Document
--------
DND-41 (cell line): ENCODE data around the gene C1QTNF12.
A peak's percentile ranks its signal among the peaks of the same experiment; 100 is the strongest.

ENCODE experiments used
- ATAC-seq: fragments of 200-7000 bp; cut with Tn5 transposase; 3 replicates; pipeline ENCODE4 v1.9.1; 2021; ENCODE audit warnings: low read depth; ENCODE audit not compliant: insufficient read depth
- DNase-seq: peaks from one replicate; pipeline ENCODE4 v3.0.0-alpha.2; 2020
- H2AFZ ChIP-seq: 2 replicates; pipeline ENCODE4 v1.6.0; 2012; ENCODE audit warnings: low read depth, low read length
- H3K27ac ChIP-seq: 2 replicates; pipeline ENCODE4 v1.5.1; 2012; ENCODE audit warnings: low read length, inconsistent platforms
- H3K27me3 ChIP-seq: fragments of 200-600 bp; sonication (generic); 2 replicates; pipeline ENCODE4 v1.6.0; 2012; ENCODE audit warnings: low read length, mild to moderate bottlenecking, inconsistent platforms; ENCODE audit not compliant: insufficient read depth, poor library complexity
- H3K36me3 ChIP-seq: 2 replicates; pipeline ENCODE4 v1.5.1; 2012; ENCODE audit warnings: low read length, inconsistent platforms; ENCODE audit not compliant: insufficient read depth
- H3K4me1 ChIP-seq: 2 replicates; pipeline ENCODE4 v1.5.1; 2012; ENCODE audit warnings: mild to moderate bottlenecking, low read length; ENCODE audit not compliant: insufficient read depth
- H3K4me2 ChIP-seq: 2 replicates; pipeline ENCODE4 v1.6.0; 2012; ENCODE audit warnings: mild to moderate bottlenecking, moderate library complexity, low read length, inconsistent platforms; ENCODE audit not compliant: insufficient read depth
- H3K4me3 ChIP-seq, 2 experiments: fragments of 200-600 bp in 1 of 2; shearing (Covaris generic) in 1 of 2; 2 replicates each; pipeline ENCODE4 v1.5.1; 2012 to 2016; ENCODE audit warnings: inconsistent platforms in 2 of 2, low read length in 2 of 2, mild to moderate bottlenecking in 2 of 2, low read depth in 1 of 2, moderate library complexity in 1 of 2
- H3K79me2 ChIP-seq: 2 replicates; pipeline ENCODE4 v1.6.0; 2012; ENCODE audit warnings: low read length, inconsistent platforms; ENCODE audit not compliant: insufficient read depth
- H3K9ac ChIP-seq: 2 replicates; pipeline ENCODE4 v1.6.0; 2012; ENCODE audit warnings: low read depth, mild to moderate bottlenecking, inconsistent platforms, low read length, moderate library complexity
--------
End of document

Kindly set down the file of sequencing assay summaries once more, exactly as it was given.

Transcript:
DND-41 (cell line): ENCODE data around the gene C1QTNF12.
A peak's percentile ranks its signal among the peaks of the same experiment; 100 is the strongest.

ENCODE experiments used
- ATAC-seq: fragments of 200-7000 bp; cut with Tn5 transposase; 3 replicates; pipeline ENCODE4 v1.9.1; 2021; ENCODE audit warnings: low read depth; ENCODE audit not compliant: insufficient read depth
- DNase-seq: peaks from one replicate; pipeline ENCODE4 v3.0.0-alpha.2; 2020
- H2AFZ ChIP-seq: 2 replicates; pipeline ENCODE4 v1.6.0; 2012; ENCODE audit warnings: low read depth, low read length
- H3K27ac ChIP-seq: 2 replicates; pipeline ENCODE4 v1.5.1; 2012; ENCODE audit warnings: low read length, inconsistent platforms
- H3K27me3 ChIP-seq: fragments of 200-600 bp; sonication (generic); 2 replicates; pipeline ENCODE4 v1.6.0; 2012; ENCODE audit warnings: low read length, mild to moderate bottlenecking, inconsistent platforms; ENCODE audit not compliant: insufficient read depth, poor library complexity
- H3K36me3 ChIP-seq: 2 replicates; pipeline ENCODE4 v1.5.1; 2012; ENCODE audit warnings: low read length, inconsistent platforms; ENCODE audit not compliant: insufficient read depth
- H3K4me1 ChIP-seq: 2 replicates; pipeline ENCODE4 v1.5.1; 2012; ENCODE audit warnings: mild to moderate bottlenecking, low read length; ENCODE audit not compliant: insufficient read depth
- H3K4me2 ChIP-seq: 2 replicates; pipeline ENCODE4 v1.6.0; 2012; ENCODE audit warnings: mild to moderate bottlenecking, moderate library complexity, low read length, inconsistent platforms; ENCODE audit not compliant: insufficient read depth
- H3K4me3 ChIP-seq, 2 experiments: fragments of 200-600 bp in 1 of 2; shearing (Covaris generic) in 1 of 2; 2 replicates each; pipeline ENCODE4 v1.5.1; 2012 to 2016; ENCODE audit warnings: inconsistent platforms in 2 of 2, low read length in 2 of 2, mild to moderate bottlenecking in 2 of 2, low read depth in 1 of 2, moderate library complexity in 1 of 2
- H3K79me2 ChIP-seq: 2 replicates; pipeline ENCODE4 v1.6.0; 2012; ENCODE audit warnings: low read length, inconsistent platforms; ENCODE audit not compliant: insufficient read depth
- H3K9ac ChIP-seq: 2 replicates; pipeline ENCODE4 v1.6.0; 2012; ENCODE audit warnings: low read depth, mild to moderate bottlenecking, inconsistent platforms, low read length, moderate library complexity